In acts of almost incredible irresponsibility, the Republican majority in the House of Representatives last week passed, first, a major cut in food stamps and, second, a bill that keeps the government going but defunds Obamacare. Neither proposal will pass the Senate and both would be vetoed by President Barack Obama if they did.
This is what the House does instead of serious work. Or, if some of its members believe this is serious work, voters should consider replacing them in November 2014. House Speaker John A. Boehner, R-Ohio, acts to perfection the role of a weak and frightened leader. He is too afraid of losing his position as ostensible head of the House Republicans to play the responsible, national role accorded by his title. Instead, he caves in to the extremists in his party and ends up looking as foolish to the American public as they do.
So far, there has been no retribution from voters. There is even the question of whether there will be, with so many House districts gerrymandered in such a way that even the most irresponsible members cannot be driven from office at the polls.
Here's what the lawmakers did. On Thursday, carrying out a cowardly attack on America's weakest, children and adults who live in what is euphemistically called "food insecurity," Republicans led a party-line push to cut $40 billion over 10 years from the food stamp program.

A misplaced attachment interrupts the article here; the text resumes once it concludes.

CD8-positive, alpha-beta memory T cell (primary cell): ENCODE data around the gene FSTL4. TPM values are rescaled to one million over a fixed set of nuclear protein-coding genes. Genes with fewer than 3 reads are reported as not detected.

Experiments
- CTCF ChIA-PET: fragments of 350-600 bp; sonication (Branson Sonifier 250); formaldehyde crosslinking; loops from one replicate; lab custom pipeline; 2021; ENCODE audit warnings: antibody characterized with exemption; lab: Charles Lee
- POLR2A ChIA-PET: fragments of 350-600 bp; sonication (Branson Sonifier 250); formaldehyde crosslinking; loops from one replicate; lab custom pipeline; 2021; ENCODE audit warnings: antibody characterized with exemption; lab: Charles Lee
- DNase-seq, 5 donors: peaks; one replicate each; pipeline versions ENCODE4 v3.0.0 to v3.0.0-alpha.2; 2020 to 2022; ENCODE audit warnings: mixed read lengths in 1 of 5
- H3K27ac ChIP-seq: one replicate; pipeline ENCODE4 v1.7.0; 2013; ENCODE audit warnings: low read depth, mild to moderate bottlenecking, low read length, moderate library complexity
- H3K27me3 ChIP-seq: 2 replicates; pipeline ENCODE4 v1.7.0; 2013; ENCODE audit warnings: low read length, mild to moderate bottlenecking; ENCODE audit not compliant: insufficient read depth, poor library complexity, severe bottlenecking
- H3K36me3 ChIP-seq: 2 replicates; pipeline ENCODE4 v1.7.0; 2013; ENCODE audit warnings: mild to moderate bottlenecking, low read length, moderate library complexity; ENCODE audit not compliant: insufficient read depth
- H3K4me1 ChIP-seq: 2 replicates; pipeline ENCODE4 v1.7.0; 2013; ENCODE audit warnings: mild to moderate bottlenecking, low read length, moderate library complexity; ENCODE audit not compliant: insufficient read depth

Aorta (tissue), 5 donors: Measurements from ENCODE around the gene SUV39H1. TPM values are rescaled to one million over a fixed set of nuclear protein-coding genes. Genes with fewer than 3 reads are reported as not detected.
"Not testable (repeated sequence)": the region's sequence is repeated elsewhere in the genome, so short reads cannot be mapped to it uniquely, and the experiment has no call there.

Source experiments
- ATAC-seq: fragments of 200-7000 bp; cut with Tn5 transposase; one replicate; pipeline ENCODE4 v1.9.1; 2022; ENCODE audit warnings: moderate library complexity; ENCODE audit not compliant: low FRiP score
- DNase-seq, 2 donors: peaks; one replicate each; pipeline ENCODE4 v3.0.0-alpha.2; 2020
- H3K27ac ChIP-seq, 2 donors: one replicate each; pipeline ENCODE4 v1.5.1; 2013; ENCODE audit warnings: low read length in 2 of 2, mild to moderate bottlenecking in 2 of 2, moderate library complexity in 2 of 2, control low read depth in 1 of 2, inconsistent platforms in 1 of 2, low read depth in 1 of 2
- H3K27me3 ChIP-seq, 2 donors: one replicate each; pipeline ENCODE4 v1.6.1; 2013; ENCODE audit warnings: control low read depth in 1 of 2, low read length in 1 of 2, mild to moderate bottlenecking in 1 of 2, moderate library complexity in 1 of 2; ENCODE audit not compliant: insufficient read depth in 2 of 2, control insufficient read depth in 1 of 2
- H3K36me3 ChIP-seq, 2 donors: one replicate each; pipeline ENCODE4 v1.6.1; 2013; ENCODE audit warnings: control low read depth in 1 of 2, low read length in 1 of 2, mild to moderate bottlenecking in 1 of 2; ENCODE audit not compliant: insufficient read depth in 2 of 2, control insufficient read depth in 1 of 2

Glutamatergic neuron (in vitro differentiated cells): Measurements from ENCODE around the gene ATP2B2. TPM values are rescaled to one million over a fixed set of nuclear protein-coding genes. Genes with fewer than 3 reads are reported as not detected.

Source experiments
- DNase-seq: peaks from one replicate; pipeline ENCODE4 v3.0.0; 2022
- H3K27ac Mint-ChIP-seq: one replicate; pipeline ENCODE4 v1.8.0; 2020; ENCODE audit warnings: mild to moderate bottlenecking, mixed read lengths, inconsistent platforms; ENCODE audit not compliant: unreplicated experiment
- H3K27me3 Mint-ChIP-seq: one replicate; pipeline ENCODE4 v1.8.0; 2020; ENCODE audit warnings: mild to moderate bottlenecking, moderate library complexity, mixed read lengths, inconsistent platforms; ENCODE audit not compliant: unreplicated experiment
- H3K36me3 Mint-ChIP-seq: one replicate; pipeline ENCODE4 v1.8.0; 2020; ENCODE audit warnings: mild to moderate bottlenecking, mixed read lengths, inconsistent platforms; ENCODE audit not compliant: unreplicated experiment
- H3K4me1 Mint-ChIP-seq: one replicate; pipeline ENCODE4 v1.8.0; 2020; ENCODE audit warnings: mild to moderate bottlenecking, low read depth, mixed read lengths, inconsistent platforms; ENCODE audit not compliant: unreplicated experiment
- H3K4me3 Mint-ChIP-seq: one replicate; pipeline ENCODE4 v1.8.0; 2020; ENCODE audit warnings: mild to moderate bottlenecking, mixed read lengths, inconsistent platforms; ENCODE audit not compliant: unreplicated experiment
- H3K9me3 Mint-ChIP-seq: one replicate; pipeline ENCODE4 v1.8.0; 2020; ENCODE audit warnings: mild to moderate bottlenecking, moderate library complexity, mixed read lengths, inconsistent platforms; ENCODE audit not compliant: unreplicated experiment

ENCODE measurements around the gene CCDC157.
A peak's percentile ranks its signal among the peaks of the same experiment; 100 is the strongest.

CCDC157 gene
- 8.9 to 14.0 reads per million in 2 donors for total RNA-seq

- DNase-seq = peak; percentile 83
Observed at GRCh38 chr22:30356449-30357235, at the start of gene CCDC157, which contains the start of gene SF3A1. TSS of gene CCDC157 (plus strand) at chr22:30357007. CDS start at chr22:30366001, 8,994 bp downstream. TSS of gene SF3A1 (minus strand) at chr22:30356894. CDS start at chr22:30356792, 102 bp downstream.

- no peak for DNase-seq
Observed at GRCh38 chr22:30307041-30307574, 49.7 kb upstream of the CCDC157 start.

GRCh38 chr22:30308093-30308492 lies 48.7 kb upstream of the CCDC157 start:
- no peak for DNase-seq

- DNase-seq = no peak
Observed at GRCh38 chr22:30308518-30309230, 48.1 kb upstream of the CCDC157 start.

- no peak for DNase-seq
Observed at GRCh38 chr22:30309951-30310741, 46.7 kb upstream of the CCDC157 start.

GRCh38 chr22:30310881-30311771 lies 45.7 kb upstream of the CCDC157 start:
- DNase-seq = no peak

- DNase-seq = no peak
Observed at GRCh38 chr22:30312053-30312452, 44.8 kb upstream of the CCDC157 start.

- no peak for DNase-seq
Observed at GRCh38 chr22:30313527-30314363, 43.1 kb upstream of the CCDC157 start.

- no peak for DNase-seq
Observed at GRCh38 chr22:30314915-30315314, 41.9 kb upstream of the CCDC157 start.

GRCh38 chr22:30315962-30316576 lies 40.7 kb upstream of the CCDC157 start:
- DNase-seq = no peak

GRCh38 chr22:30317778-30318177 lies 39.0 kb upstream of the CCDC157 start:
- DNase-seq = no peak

This comes when 47 million Americans live in poverty. An estimated 20 percent -- 9.4 million -- are children and in no way to blame for their plight. The American economy is still weak. Unemployment is still high.
The House Republicans' second irresponsible act was another vote along party lines, in the face of a partial government shutdown Oct. 1, to pass a stopgap budget bill that would finance the government until December but strip funding from the Affordable Care Act health insurance reform. That measure was passed by both houses of Congress in 2010, but is now the principal target of Tea Party Republicans who are calling the shots in the House, to disable Mr. Obama.
For all the House GOP's fanfare, neither bill stands a chance in the Senate or the White House. That leaves the United States in a stalemate on food stamps and without a functioning government starting next week. The House's action would be remarkable if it were not so thoroughly appalling.